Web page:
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RE: Re[2]: Is 'testability' a useful architectural constraint?

From: Lee Cole <lcole@quark.com>
Date: Mon, 7 Jan 2002 09:58:18 -0700
Message-ID: <52F1AA641803D611B73B00508B12456F2C49CD@denver.quark.com>
To: "'Chris Lilley'" <chris@w3.org>
Cc: www-tag@w3.org
 
CL> MR> Clean architecture aids testability.  A good architecture need to
CL> MR> address what occurs when it is improperly used as well as 
CL> when it is
CL> MR> correctly used.  If something is designed with 
CL> improper/limited criteria
CL> MR> for the error cases, then dealing with these cases will be hard to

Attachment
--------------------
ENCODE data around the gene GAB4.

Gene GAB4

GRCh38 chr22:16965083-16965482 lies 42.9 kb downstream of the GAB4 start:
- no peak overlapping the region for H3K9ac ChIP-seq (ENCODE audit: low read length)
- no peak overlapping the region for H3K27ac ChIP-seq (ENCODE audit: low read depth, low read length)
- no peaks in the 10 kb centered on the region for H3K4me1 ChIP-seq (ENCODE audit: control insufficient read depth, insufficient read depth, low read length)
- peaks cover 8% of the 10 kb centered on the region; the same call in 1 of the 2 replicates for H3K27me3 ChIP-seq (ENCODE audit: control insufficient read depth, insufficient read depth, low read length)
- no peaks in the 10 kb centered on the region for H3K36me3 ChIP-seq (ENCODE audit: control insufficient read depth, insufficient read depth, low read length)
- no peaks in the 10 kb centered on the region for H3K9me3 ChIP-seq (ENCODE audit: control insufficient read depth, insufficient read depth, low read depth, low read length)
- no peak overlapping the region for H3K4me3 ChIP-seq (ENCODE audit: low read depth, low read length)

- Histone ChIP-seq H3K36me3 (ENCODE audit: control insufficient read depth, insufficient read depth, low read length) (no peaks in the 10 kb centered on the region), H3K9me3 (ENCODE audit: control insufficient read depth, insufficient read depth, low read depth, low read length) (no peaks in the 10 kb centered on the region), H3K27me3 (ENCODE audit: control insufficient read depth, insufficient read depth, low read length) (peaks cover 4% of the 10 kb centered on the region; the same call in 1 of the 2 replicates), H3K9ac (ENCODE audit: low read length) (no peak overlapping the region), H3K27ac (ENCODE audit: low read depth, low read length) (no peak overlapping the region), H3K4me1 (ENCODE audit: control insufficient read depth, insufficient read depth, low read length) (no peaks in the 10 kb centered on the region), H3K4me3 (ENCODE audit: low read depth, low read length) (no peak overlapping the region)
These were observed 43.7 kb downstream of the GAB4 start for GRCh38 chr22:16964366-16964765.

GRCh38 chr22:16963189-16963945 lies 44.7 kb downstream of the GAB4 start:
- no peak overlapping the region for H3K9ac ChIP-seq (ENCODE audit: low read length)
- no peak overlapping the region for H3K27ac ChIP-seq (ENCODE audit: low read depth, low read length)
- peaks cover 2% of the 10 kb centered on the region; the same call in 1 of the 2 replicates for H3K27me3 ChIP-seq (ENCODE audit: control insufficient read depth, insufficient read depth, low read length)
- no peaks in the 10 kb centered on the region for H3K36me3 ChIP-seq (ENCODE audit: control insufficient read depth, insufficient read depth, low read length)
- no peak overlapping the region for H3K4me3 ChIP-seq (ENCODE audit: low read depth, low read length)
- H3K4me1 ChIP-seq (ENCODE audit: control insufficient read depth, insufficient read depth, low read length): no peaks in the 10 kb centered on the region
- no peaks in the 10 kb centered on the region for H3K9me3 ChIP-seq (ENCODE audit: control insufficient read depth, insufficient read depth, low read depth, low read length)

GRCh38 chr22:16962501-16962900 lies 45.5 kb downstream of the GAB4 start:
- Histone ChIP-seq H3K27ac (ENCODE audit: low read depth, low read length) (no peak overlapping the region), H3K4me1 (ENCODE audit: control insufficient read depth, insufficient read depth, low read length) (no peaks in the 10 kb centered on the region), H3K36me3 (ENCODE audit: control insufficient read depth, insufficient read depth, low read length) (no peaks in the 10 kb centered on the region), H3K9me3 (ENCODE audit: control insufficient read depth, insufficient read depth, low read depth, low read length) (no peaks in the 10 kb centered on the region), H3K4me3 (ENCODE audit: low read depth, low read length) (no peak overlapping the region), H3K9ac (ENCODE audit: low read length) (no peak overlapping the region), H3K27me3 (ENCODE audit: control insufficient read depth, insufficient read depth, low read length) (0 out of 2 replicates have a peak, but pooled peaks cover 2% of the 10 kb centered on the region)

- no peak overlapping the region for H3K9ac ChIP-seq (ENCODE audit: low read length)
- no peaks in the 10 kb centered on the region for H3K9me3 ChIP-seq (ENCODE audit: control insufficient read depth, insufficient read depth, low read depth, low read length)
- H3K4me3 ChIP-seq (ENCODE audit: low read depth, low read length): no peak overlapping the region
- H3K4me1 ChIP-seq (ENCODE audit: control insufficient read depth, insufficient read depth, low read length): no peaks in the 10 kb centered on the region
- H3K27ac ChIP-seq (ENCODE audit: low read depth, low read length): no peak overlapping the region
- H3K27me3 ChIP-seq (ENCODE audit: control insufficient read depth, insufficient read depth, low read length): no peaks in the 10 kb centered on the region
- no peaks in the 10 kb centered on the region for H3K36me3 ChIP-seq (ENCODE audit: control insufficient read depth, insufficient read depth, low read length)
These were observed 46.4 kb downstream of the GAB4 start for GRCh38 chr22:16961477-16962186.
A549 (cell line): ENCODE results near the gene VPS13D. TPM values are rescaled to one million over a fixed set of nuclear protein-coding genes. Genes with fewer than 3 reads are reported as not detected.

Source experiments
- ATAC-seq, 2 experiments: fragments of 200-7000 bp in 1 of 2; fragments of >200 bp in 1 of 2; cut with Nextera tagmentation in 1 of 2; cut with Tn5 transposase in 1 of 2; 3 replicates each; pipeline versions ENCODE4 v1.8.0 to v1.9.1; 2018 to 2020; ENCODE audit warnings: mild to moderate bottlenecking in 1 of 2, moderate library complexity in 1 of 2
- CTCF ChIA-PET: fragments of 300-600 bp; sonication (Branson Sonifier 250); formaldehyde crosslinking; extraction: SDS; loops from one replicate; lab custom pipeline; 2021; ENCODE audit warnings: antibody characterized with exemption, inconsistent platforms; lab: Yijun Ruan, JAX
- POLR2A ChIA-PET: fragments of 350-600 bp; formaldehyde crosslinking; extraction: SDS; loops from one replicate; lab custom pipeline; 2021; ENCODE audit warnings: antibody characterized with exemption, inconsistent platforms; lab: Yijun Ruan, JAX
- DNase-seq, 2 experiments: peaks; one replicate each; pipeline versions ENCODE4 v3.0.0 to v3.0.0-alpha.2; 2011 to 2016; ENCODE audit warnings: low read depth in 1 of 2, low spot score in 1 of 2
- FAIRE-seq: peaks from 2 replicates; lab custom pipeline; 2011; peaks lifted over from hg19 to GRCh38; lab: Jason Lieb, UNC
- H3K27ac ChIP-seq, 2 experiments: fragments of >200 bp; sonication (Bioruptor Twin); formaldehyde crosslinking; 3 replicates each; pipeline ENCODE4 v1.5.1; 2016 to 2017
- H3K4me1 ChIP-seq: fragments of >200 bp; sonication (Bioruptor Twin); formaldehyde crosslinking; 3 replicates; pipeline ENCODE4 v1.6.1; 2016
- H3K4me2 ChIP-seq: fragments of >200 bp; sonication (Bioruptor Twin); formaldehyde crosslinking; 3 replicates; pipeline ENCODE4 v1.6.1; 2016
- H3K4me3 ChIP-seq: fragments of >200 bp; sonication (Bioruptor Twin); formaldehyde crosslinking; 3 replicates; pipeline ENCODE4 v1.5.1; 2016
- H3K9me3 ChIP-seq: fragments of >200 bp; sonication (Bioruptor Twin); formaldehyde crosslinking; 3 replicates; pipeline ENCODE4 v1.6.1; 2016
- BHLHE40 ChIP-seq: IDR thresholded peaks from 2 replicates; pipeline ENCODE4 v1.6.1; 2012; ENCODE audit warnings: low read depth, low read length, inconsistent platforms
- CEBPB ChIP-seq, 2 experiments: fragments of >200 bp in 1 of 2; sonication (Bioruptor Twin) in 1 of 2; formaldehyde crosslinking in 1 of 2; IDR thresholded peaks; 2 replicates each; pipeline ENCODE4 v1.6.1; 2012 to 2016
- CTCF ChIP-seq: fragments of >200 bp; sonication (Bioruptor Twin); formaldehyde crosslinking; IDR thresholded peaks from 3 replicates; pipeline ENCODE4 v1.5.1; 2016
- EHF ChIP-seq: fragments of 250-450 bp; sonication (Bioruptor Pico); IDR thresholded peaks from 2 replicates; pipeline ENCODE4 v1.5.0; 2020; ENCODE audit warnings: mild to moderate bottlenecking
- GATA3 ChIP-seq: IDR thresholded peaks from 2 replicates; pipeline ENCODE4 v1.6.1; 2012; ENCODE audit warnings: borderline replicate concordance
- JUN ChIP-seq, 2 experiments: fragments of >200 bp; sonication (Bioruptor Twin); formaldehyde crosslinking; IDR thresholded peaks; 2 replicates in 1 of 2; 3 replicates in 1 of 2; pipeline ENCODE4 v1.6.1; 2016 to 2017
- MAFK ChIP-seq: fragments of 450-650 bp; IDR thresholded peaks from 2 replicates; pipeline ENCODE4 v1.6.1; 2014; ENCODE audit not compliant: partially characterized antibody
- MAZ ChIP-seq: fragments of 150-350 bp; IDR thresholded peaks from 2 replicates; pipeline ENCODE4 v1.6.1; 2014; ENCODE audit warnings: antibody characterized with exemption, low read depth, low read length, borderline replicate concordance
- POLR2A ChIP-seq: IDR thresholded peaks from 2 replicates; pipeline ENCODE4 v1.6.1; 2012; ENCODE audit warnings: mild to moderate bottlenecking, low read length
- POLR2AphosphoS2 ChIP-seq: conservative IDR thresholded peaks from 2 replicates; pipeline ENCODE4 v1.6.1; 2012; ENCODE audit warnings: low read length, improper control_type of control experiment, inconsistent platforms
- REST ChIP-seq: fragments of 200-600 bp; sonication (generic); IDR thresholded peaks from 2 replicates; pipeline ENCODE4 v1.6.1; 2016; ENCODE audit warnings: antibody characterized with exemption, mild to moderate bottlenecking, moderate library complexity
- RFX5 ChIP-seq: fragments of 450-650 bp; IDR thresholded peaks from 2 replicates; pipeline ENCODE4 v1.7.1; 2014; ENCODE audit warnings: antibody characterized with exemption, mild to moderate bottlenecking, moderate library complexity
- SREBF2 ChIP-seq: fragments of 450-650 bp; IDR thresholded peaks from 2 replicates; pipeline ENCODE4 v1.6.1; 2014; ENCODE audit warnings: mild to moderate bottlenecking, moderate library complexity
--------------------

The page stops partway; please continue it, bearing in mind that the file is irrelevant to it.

CL> MR> implement or even test.
CL> 
CL> Well I elieve that statement too, which implies that there is a
CL> feedback loop there  - improving architecture improves testability
CL> which improves architecture of other specs that join on to that one.
CL> Sort of like ripples in a pond.

I'll agree with the feedback thought, but would offer crystals as
the analogy -- short range interactions creating long range order.

It should also be noted that feedback can be both positive and negative.
While neither one is inherently good or bad, most examples of
useful feedback are negative feedback... which would imply limiting
a particular specification's scope, size, or amount of detail.

Positive feedback brings to mind an image of 'exploding specifications.' 
Received on Monday, 7 January 2002 12:04:12 GMT

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